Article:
Sudan, which until 2015 shared Egypt’s concerns about the dam’s impact, saw its concerns eased, and gradually grew closer to the Ethiopian line. Although Sudan also has water problems, they are not as severe as those of Egypt, and the threat to Khartoum relates principally to the possibility of massive flooding if the dam breaks. The dam is supposed to help regulate the flow of water reaching Sudan, which would help to develop its agriculture, while Ethiopia would also sell it electricity generated from the dam.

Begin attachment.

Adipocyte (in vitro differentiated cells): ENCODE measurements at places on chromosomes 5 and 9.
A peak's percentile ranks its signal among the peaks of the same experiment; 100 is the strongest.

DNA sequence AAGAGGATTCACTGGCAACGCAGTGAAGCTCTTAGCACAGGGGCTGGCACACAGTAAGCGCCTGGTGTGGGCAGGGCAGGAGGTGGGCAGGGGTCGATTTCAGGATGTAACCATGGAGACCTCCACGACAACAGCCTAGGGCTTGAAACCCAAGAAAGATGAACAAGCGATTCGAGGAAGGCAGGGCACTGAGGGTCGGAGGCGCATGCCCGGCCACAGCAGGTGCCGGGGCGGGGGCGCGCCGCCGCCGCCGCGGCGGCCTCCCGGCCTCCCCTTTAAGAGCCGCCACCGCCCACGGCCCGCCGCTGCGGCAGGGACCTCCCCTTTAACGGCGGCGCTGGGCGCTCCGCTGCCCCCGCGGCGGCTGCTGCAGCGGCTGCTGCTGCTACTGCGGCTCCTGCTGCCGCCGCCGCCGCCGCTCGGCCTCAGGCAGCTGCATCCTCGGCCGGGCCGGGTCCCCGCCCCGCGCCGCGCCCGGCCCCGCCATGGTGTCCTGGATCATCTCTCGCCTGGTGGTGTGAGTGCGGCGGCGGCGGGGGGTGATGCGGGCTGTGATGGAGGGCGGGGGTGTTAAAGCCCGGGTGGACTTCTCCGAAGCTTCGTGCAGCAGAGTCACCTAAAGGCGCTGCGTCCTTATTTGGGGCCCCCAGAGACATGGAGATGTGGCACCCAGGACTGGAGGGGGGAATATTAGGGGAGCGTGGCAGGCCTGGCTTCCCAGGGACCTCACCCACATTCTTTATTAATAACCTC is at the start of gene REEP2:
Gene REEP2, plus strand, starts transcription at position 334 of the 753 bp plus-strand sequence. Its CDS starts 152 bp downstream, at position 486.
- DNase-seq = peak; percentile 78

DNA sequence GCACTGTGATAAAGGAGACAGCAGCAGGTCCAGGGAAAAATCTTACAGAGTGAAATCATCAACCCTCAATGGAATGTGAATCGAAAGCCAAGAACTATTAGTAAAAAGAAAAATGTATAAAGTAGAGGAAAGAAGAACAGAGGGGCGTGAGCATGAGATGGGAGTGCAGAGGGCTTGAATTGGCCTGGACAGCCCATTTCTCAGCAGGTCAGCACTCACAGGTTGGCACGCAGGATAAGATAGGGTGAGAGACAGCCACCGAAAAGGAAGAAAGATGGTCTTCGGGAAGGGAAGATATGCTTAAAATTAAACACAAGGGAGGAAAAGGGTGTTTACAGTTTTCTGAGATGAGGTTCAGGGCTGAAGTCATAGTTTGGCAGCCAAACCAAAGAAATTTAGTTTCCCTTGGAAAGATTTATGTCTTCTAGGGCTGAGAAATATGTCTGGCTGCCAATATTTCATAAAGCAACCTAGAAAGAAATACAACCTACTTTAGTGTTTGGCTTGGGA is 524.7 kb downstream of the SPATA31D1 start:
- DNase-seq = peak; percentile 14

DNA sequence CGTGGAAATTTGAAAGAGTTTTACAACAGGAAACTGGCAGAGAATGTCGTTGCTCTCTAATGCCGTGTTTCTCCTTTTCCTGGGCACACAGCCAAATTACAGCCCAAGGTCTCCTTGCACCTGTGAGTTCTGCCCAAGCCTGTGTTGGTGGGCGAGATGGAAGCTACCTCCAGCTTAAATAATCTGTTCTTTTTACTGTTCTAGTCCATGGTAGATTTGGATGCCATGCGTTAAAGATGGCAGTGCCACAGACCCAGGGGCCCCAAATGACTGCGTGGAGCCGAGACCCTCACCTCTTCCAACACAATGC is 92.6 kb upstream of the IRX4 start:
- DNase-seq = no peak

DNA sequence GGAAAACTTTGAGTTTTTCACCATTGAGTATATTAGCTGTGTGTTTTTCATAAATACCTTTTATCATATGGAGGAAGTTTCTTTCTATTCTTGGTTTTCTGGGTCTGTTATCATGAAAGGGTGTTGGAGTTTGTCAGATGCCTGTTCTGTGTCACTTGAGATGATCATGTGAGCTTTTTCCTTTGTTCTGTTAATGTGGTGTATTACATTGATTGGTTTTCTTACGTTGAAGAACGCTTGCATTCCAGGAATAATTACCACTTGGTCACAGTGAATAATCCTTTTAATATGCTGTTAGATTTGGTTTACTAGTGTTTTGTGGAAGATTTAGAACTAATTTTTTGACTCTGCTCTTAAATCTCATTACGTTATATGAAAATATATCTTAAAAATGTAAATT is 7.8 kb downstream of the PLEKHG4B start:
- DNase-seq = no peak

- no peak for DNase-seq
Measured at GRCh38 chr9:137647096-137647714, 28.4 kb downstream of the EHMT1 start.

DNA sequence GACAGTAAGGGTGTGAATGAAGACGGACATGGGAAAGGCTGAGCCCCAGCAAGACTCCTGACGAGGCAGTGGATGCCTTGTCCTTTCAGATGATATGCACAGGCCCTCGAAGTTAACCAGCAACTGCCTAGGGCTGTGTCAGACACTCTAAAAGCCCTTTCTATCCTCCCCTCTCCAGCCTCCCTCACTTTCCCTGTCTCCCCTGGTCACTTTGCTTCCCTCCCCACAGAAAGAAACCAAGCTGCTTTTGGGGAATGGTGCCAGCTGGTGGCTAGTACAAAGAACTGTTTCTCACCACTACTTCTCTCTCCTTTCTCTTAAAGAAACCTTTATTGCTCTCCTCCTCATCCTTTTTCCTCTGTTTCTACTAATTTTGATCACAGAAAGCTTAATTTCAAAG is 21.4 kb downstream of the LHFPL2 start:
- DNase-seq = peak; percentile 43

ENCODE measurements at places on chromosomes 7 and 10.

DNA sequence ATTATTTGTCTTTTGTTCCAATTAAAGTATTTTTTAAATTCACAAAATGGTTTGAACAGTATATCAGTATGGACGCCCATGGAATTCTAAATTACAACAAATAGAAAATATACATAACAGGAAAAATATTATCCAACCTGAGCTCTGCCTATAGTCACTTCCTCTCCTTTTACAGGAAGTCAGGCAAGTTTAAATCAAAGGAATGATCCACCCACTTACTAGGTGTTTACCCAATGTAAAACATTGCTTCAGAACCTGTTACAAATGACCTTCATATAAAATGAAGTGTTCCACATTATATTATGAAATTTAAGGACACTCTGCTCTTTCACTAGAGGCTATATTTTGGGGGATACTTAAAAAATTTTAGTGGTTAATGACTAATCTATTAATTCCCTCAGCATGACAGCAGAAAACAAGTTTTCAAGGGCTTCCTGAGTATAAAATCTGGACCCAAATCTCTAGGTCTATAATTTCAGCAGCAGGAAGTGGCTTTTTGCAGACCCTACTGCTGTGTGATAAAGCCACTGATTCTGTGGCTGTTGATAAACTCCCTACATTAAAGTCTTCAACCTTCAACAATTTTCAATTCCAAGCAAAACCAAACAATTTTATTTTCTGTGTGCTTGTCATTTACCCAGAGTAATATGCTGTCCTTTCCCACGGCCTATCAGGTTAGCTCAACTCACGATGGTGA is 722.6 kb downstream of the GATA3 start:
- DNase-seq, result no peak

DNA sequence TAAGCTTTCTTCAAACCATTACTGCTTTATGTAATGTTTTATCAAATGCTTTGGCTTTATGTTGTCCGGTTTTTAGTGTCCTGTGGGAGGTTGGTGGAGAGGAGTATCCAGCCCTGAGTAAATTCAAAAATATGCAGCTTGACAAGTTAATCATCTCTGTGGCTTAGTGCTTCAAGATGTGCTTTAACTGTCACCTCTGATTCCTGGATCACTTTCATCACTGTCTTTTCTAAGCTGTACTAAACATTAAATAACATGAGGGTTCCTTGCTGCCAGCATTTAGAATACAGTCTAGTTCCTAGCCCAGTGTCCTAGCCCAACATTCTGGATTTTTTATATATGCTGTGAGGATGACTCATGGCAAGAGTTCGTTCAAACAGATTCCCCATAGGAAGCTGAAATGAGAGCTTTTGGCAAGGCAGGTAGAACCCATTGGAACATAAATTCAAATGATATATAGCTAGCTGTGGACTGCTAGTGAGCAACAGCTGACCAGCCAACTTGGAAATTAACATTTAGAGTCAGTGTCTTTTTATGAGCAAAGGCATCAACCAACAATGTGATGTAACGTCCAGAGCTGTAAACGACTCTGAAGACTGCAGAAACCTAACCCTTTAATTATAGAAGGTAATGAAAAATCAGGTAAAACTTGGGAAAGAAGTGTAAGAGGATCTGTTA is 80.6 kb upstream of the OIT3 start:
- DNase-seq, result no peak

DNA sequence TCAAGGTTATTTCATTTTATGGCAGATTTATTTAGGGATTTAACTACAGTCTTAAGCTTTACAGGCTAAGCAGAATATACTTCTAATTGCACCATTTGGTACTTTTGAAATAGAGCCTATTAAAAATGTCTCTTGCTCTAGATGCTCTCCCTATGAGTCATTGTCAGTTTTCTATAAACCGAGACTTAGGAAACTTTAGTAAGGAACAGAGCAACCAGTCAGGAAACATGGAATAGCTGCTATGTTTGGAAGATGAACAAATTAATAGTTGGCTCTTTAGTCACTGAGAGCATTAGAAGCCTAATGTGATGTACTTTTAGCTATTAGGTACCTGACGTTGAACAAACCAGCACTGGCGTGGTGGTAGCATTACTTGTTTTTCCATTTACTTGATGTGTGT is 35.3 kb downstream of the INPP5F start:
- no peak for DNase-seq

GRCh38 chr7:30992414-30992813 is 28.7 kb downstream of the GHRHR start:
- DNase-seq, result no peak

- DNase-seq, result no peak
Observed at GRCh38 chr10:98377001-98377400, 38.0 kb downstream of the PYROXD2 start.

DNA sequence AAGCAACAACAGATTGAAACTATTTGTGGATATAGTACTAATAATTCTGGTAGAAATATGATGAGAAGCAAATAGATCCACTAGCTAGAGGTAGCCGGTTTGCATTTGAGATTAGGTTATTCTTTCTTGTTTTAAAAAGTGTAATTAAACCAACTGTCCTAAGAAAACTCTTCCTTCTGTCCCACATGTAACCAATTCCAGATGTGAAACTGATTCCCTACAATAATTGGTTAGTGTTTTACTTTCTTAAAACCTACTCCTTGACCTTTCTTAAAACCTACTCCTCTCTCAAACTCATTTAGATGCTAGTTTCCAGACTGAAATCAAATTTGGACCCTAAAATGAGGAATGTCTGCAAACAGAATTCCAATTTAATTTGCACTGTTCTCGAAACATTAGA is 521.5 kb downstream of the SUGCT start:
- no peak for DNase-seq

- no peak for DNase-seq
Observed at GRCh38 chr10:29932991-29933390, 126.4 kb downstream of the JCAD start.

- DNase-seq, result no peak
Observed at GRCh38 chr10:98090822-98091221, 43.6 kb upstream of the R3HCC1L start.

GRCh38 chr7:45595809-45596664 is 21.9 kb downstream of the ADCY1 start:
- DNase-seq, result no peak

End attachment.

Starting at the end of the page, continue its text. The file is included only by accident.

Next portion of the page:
A breakthrough in the GERD crisis, if it occurs, would be an achievement for the moderate diplomatic line adopted by el-Sisi since coming to power. In addition to striving for pragmatic understandings, the Egyptian President wants to turn the crisis into an opportunity to develop Egyptian-Ethiopian relations through multi-faceted economic cooperation and expand the integration between the countries. The greater warmth in relations is also connected to the approach of the new regime in Addis Ababa. Prime Minister Ahmed, who was elected in April 2018, sees the settlement of the crisis as leverage to promote ventures in the fields of economy and energy, and to develop his country’s regional and international ties.